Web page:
* Corresponding author. Tel.: +1 205 9342499; fax: + 1 205 9341445; e-mail: [email protected] 1 Presented in preliminary form at the 10th International Meeting of Endocrinology (Abstract P3–234, p. 813), San Francisco, CA, 1996. 2 Present address: Departamento de Histologia y Embriologia, Facultad de Medicina, Gral. Flores 2125 CP 11800, Montevideo, Uruguay.

(LH) and follicle stimulating hormone (FSH) from pituitary gonadotropes depending on its pattern, length of time and concentration, and whether the gonadotropes are under the influence of ovarian hormones (Conn et al., 1987). Constant infusion of GnRH to rat pituitary cells under the influence of estrogens results in a well known biphasic secretion of LH (De Koning et al., 1976; Baldwin et al., 1983): this pattern is characterized by an initial acute release of LH (lag phase response) followed later by a second phase with an augmented secretion rate (primed state response) (De Koning et al., 1976; Baldwin et al., 1983). After

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3 – 6 h, LH secretion declines gradually to a level at or slightly above, baseline despite the continued presence of the stimulus (Smith and Vale, 1981; Badger et al., 1983). This is the classical mode of LH secretory desensitization to GnRH, and can be quite profound. It constitutes the basis for many of the therapeutic applications of GnRH (Conn and Crowley, 1994). A second mode of LH secretory desensitization also has been reported to occur rapidly (B2 min) after the onset of GnRH administration, and to reverse within 3 min after its withdrawal (Weiss et al., 1995). In the present work, we investigated the possibility that the decrease in LH secretion rate occurring during the transition between the GnRH-induced lag phase response and the primed state response (De Koning et al., 1976; Baldwin et al., 1983) represented a third mode of GnRH-induced desensitization of gonadotropes.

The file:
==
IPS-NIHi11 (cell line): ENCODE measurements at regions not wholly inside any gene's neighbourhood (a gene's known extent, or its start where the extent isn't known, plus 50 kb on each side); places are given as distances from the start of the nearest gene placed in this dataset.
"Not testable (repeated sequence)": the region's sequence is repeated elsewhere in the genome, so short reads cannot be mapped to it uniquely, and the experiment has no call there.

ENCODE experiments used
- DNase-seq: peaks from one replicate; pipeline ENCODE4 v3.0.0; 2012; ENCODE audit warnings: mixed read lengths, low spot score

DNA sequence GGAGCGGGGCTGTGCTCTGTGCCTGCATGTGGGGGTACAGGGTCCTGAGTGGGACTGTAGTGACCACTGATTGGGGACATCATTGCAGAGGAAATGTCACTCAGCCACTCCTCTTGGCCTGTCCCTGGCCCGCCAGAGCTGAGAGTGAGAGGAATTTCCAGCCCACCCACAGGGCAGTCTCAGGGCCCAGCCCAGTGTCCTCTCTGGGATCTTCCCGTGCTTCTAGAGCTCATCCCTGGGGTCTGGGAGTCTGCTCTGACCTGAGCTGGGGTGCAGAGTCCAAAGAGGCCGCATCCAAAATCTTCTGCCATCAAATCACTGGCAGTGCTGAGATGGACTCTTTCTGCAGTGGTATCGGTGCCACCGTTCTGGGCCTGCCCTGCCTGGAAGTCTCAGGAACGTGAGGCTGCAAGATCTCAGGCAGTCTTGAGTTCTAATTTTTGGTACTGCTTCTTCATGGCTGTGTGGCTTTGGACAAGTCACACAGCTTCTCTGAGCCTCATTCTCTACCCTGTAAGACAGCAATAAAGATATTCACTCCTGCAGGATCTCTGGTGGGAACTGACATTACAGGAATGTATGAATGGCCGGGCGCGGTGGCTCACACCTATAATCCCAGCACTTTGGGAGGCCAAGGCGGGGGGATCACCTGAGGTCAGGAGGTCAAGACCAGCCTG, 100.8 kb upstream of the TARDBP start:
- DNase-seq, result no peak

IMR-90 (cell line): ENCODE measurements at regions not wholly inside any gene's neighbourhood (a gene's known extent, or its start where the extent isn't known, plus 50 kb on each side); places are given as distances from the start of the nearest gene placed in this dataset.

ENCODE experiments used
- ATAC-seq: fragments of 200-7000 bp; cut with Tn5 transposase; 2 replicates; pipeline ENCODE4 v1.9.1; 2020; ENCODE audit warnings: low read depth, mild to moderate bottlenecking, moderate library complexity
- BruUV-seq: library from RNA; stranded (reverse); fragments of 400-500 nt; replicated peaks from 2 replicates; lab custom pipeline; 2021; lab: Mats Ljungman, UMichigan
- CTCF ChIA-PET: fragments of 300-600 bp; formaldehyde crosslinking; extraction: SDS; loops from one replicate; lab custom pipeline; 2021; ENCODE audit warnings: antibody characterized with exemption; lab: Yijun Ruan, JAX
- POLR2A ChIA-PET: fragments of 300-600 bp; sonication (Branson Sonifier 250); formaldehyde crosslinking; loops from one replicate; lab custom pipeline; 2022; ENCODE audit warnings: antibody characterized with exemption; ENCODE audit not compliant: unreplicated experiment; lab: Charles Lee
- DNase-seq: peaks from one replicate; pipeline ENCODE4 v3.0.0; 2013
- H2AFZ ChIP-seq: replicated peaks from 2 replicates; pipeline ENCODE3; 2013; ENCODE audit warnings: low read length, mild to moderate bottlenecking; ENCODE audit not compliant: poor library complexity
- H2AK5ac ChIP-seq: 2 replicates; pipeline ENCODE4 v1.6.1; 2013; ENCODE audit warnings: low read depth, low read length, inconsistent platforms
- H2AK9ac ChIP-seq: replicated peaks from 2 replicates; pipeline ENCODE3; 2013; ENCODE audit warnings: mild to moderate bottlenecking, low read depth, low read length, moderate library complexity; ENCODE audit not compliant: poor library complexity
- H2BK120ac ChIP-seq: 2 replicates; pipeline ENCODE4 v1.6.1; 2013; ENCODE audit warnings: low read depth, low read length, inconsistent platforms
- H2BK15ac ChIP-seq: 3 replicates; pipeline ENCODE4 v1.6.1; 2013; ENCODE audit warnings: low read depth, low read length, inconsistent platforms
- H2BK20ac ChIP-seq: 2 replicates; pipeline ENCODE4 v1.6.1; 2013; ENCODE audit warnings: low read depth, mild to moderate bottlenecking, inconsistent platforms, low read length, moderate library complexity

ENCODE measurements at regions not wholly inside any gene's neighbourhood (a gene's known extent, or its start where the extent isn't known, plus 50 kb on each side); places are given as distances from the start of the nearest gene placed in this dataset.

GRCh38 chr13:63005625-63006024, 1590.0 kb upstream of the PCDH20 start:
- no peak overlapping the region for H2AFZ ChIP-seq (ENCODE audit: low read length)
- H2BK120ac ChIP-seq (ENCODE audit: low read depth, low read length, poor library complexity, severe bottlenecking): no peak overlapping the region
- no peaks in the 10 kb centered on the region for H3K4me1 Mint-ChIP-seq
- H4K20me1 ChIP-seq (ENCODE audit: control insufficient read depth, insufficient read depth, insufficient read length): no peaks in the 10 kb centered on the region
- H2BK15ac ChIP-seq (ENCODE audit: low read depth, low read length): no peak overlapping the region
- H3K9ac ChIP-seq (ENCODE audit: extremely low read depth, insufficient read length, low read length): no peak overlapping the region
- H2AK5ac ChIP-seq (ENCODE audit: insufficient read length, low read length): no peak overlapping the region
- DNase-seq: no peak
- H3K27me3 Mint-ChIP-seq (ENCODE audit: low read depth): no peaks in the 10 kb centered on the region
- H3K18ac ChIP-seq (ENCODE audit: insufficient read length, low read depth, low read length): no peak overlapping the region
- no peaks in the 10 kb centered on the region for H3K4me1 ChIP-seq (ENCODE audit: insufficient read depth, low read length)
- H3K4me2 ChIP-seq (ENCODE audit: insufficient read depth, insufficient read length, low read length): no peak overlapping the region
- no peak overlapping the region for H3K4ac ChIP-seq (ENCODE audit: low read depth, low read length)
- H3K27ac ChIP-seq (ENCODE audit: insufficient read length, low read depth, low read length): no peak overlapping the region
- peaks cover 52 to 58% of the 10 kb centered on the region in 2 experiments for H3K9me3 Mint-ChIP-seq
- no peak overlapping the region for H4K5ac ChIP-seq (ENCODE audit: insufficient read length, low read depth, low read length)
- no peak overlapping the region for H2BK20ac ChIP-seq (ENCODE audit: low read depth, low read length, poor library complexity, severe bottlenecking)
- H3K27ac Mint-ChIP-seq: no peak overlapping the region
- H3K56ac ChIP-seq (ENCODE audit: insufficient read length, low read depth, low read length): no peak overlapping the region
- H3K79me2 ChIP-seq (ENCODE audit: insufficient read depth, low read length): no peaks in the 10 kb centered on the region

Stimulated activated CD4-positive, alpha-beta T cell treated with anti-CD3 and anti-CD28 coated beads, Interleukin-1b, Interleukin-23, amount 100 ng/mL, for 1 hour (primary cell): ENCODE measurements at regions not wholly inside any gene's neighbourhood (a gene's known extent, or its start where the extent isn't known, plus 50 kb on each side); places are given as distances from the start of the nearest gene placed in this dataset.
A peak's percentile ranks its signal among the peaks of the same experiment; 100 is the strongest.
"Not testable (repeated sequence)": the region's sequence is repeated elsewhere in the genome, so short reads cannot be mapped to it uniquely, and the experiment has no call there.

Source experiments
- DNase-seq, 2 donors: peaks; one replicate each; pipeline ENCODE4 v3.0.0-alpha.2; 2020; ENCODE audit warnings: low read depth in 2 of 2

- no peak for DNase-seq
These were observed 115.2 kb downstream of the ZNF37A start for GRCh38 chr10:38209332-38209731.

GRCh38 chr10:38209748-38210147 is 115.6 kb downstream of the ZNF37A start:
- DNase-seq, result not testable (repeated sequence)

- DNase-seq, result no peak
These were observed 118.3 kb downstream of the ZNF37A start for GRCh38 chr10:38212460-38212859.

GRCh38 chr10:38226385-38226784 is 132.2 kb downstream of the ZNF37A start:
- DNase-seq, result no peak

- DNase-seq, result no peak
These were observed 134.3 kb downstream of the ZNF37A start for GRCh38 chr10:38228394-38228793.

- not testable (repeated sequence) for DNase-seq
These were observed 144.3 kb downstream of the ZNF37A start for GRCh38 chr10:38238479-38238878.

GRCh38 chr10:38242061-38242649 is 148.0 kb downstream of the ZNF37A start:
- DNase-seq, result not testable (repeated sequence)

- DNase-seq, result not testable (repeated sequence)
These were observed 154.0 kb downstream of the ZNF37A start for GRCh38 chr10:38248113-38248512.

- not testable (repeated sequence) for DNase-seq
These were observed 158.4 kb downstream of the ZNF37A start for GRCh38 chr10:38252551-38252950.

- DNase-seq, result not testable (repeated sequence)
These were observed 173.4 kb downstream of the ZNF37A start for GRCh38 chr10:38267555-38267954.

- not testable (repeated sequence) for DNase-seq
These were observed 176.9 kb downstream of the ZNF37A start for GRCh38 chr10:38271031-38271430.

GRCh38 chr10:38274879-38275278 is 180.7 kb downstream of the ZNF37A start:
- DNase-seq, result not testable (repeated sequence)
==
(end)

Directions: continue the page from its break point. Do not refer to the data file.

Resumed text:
seal the cover-slips forming the chamber onto the Oring; perifusions are performed through two hypodermic needles (23-gauge) connected to polyethylene tubing (PE50, Clay Adams) that penetrate the O-ring into the chamber through holes on opposite sides of the metal ring. The total volume of the assembled chamber was 0.75 ml. Two chambers were perifused simultaneously for 6 h at a rate of 0.2 ml/min either with DMEM–BSA or with DMEM–BSA containing 10 − 8 M GnRH. Samples of the perifusate were obtained every 10 min for LH measurements by radioimmunoassay using reagents supplied by the National Hormone and Pituitary Program of the NIDDK, NIH; the rat LH for radioiodination was I-9, the anti-rat LH antiserum was S-11, and the rat LH reference preparation was RP-3.

2.3. Static incubations 2. Materials and methods